Let $M$ be an $m$-dimensional manifold and $N$ be an $n$-dimensional manifold with boundary. Suppose also that the topology on $N$ can be described by a metric. Thus, the set $C(M,N)$ can be endowed with the topology of uniform convergence on compacta.

Intuitively it seems that every continuous function $f:M\rightarrow N$ can be approximated by continuous functions of the form $g:M\rightarrow\operatorname{int}(N)$; where $\operatorname{int}(N)=N- \partial N$, $\partial N$ denoting the boundary of $N$. But is this formally true? I.e., is it true that

$$ \overline{C(M,\operatorname{int}(N))} = C(M,N)? $$

Prototype construction: Let $N=[0,b)$ then any function $f$ can be approximated by: $$ f_n= \min\left(\frac1{n},f\right) , $$ of course, these are continuous but not smooth (since we don't need smoothness this is not an issue). I expect this type of construction can be generalized.


A boundary of a paracompact manifold has a collar neighborhood, i.e. $U\subset N$ that includes $\partial N$ and is homeomorphic to $\partial N\times [0,1)$ via a map $\psi$ that maps $\partial N$ onto $\partial N\times \{0\}$. Therefore, I will be talking about the points in $U$ as if they were in $\partial N\times [0,1)$.

For $n>1$ define a sequence of continuous maps $\varphi_{n}:N\to int(N)$ which is the identity on $N\backslash (\partial N\times [0,\frac{1}{n}))$, and such that $\varphi_{n}(x,t)=(x,\frac{1}{n})$, if $(x,t)\in \partial N \times [0,\frac{1}{n})$. Clearly, $\varphi_{n}$ converges to the identity map in the compact-open topology.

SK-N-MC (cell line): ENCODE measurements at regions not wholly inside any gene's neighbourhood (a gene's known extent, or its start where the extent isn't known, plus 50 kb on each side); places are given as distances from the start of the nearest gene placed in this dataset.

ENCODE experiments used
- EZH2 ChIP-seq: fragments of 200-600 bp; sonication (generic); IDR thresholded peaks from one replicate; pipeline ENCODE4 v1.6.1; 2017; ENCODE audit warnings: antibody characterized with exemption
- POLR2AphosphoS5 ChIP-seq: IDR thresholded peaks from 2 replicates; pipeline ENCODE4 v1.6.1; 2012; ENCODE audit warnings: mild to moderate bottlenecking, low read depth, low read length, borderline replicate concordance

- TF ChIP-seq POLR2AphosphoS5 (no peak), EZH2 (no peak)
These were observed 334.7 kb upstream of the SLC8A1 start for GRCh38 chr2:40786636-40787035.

Now, if $f:M\to N$, the sequence $\varphi_n\circ f$ converges to $f$ in the compact open topology, since composition of map is a continuous operation with respect to the compact-open topology.

Note that the fact that $M$ is a manifold is not used, while the fact that $N$ is a manifold is used rather lightly. I wonder under which condition on a connected metric spaces $M$, $N$ and $F\subset N$ the set $C(M,N\backslash F)$ is dense in $C(M,N)$?

Originally (without putting much thought into it) I suggested $F$ to be merely closed nowhere dense and not separating $N$, but @Pietro Majer swiftly refuted that "conjecture".

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    $\begingroup$ As to the last question, consider $N=M=D$, the closed unit disk of $\mathbb{R}^2$, and $F=\{0\}$. Then any map $f:D\to D$ close to the identity, say $\|f-\text{id}\|_{\infty,D} <1$ has degree $1$ wrto $0$, so it can't be in $C(D,D\setminus\{0\})$. $\endgroup$ – Pietro Majer Mar 7 at 8:56

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